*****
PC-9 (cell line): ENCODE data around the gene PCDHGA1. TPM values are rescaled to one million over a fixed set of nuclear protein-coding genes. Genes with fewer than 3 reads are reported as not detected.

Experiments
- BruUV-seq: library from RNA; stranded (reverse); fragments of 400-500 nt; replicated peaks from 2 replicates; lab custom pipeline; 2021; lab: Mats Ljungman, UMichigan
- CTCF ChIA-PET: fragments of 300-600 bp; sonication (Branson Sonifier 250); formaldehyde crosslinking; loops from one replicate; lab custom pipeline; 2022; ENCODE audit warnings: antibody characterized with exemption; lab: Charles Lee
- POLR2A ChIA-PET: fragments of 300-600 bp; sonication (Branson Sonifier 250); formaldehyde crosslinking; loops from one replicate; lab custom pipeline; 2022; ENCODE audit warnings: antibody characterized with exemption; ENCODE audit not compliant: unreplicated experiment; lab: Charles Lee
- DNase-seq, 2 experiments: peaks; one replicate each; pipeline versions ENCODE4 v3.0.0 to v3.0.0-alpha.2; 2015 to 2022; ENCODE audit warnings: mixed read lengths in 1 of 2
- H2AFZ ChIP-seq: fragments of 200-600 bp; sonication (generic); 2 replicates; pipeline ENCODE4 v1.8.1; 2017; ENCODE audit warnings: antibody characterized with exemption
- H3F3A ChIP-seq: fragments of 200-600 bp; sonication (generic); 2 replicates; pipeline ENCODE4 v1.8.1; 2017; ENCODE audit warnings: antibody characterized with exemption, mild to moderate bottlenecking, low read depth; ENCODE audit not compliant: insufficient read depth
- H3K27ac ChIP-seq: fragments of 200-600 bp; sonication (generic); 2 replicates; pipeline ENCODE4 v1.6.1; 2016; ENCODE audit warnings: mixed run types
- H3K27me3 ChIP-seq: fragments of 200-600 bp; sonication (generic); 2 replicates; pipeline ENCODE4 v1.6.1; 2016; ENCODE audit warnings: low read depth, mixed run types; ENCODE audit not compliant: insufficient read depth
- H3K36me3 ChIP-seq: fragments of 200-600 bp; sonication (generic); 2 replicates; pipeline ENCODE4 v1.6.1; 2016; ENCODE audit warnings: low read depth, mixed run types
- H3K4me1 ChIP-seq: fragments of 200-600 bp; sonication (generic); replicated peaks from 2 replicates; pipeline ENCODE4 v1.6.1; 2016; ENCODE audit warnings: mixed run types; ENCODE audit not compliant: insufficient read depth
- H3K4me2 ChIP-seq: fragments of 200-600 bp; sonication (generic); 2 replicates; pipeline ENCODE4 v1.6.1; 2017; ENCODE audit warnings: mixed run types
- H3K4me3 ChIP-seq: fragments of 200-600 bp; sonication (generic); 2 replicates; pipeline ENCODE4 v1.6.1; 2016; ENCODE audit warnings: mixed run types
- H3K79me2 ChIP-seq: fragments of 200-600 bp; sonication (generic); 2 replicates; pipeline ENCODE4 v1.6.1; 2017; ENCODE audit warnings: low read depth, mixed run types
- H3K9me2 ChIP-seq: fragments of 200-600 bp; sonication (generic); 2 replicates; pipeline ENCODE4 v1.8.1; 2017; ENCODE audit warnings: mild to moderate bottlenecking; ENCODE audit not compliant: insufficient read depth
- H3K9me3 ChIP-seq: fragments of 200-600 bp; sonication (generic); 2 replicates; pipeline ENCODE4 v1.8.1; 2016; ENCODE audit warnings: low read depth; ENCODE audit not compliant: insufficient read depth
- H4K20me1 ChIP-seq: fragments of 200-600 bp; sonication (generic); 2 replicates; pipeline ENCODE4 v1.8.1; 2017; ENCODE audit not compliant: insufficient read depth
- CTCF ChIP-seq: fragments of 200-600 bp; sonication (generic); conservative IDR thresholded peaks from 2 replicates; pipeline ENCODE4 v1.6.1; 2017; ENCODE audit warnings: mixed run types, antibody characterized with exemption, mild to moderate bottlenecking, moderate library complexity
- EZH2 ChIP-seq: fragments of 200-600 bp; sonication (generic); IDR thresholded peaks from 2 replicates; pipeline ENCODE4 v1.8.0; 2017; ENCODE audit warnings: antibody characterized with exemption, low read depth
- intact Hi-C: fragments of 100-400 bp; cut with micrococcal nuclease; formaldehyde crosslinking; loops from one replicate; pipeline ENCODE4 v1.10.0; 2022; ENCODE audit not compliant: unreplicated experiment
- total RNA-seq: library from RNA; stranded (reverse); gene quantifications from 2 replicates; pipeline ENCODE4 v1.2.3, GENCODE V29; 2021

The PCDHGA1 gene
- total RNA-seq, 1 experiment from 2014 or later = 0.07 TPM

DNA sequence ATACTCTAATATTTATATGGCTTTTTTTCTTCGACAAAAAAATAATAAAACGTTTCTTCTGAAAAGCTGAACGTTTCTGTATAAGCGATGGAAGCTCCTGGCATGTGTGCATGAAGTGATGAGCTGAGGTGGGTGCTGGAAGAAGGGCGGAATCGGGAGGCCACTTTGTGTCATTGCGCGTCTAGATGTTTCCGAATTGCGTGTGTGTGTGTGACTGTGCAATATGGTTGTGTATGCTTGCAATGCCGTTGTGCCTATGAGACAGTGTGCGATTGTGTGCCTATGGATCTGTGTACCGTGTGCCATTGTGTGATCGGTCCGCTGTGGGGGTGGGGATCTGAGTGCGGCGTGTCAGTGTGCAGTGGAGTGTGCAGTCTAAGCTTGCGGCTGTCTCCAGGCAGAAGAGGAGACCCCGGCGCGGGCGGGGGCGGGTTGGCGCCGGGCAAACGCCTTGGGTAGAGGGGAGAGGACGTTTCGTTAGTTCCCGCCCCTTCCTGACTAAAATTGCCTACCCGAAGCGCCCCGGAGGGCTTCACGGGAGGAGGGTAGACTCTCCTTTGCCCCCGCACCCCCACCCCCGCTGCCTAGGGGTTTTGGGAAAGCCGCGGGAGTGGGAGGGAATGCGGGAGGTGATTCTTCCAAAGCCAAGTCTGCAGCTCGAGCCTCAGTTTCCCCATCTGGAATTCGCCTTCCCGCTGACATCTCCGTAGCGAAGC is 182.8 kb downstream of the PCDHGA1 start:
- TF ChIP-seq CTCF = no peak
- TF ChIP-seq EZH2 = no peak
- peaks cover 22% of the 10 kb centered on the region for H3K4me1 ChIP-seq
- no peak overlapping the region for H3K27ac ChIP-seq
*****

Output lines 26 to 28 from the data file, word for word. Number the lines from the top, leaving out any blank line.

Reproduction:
- TF ChIP-seq CTCF = no peak
- TF ChIP-seq EZH2 = no peak
- peaks cover 22% of the 10 kb centered on the region for H3K4me1 ChIP-seq